The drive (tire) toward fuel economy

Oct. 15, 2010

Trends in the medium truck tire market come and go, but the drive to reduce rolling resistance levels is here to stay, says Donn Kramer, Goodyear Tire & Rubber Co. director of marketing for commercial tires.

This extends not only to steer and trailer tires but also to drive axle tires. That’s why more drive tires are rolling off the assembly line with closed shoulder tread designs, according to Kramer.

“Open shoulder designs, which may be more attractive in terms of performance, are worse on fuel economy. There are more voids in the tread so there’s less rubber in contact with the road. And there are generally more sipes. Those extra sipes hurt rolling resistance.”

In addition, open shoulder designs are more susceptible to uneven wear, which reduces tread life.

Kramer says 60% of a drive tire’s fuel economy is derived from tread elements. Other components, like compounding, make up the rest.

To reduce rolling resistance, “you have to change the dynamics of the tire’s lug elements, meaning they should be stiffer. The stiffer they are, the better it is for (lowering) rolling resistance. But you can’t get them too stiff because that won’t be as good for traction.”

Technologies exist to inter-lock tread lugs, he says. “And that’s what is happening with closed shoulder drive tires. You’re trying to stiffen the lug elements as the tire rolls through its footprint.”

Truck tire manufacturers also are switching to silica-based compounds, an effort that is being driven by government-mandated fuel economy requirements.

Major shift looming?

Kramer says the focus on reducing rolling resistance will continue as the government pushes for more fuel-efficient commercial trucks.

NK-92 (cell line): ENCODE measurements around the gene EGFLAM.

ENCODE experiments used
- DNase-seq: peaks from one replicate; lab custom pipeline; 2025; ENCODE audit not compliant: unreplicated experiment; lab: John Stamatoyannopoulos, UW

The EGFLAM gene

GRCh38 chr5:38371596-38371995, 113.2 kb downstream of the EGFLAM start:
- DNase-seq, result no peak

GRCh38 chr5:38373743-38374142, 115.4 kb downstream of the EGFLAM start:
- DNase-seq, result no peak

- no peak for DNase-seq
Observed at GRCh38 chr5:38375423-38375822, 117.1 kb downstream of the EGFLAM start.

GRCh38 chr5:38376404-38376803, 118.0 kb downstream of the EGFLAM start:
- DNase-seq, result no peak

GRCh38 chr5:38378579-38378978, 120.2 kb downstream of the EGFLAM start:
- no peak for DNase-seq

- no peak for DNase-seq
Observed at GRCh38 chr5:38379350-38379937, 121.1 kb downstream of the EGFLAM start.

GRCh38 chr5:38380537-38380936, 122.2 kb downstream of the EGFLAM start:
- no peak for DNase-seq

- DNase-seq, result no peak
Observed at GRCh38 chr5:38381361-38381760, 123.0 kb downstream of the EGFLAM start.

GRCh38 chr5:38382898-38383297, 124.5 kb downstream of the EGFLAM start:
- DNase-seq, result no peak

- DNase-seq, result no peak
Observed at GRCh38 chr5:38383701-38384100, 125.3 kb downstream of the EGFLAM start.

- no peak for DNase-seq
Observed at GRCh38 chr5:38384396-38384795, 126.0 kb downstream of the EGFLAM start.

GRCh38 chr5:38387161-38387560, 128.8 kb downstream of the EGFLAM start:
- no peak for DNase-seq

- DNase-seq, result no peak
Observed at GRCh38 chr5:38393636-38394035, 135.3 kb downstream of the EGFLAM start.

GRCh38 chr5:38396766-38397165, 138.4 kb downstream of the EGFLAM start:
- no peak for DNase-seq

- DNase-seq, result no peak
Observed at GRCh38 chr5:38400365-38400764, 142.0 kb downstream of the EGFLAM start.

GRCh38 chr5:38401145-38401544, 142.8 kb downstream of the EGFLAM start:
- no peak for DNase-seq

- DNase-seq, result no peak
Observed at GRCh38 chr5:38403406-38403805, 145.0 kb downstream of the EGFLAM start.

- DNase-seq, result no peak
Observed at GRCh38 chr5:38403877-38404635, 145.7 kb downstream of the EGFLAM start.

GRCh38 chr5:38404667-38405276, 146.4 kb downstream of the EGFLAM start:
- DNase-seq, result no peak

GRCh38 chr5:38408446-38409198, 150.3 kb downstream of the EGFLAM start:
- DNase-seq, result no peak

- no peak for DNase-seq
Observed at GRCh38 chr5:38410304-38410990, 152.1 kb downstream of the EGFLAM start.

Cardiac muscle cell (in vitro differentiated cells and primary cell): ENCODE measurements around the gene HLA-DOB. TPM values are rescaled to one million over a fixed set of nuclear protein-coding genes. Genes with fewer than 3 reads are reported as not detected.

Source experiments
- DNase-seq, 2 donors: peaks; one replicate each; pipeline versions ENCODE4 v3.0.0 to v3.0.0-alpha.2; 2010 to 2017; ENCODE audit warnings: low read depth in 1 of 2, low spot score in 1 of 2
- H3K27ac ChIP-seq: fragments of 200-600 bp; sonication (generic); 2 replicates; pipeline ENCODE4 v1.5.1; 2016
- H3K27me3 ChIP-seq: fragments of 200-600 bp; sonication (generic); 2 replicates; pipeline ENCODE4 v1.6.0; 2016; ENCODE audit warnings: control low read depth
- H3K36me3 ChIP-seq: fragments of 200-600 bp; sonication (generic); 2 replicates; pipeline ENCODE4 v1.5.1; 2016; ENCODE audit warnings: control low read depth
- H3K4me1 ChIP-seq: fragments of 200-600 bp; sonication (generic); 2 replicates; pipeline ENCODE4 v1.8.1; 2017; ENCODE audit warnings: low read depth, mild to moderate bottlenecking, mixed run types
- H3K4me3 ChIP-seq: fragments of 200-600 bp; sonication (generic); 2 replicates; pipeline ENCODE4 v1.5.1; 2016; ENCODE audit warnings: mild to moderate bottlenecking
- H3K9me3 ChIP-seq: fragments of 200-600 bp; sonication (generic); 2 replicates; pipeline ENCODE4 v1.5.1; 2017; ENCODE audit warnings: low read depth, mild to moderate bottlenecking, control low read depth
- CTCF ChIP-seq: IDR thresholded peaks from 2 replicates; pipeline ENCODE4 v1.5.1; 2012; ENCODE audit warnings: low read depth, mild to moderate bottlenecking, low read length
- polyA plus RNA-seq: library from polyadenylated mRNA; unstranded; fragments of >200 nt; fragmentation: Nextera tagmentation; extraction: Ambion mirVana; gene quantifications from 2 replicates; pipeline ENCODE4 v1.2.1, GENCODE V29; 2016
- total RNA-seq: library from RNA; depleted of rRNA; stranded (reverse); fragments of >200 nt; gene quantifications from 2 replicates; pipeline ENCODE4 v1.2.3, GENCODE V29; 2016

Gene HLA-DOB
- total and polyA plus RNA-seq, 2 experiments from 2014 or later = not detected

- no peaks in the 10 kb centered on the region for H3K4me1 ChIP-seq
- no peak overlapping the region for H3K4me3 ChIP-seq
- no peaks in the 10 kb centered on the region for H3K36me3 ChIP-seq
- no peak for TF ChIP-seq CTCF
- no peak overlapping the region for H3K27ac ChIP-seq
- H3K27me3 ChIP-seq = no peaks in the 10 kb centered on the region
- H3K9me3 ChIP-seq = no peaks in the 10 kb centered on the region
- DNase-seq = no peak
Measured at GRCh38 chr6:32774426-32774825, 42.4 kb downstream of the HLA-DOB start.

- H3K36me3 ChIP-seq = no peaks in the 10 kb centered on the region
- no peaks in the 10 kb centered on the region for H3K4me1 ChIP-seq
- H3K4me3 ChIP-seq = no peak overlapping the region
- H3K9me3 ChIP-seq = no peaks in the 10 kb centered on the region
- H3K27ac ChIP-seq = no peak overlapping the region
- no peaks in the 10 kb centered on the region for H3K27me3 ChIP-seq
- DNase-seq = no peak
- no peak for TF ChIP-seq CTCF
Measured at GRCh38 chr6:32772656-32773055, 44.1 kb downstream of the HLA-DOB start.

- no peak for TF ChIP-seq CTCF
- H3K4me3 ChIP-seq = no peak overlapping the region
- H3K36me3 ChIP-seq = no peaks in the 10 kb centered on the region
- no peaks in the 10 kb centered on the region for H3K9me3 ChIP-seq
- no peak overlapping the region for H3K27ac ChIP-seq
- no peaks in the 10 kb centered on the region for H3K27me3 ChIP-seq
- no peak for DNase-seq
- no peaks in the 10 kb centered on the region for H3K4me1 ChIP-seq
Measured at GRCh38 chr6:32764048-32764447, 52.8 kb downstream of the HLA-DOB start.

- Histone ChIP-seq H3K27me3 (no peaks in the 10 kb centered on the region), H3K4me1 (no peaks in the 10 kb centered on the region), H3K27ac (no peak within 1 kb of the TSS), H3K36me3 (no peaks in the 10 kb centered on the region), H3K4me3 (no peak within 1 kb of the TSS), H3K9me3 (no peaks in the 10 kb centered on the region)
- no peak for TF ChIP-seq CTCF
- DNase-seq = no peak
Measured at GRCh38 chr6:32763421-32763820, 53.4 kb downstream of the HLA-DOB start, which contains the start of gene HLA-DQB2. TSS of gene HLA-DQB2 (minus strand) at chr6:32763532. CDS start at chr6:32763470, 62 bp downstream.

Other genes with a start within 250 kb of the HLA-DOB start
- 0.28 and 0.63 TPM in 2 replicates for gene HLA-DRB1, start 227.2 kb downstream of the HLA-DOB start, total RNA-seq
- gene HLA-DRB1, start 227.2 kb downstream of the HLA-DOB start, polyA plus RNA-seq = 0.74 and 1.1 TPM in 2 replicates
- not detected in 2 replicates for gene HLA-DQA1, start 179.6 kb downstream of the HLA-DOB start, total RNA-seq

This past June, President Obama directed the U.S. Department of Transportation (DOT) and the U.S. Environmental Protection Agency (EPA) to boost the fuel efficiency of medium and heavy-duty trucks, starting with model year 2014 vehicles.

The DOT and EPA are developing rulemaking proposals to achieve the objective. A final rule will be issued next summer.

“If (fuel efficiency) standards similar to automobiles and light trucks go into effect for trucks at some point in the not-too-distant future, you’re going to see tremendous emphasis on trying to hit (low rolling resistance) targets,” says Kramer.

If fuel efficiency standards are set, original equipment truck manufacturers “will decide upon tire sizing and, to a greater extent, tread designs.”

Don’t forget casings -- They’re an important component, too

“A big part of drive tires is their casing construction and how many times a fleet can utilize that casing by retreading it,” says Chris Hoffman, manager, TBR and retread product marketing, Bridgestone Bandag Tire Solutions. “That’s pretty important as fleets try to keep their total operating costs low.”

All manufacturers, he says, want to design “a ‘super tire’ with the lowest rolling resistance and the longest tread wear, (but) there are different stresses put on a driven tire vs. a free-rolling tire.”

As tiremakers continue to develop new drive axle tires, “over time, you’re going to see changes in tread designs, you’re going to see changes in compounds, and you will see changes in casing construction, too.”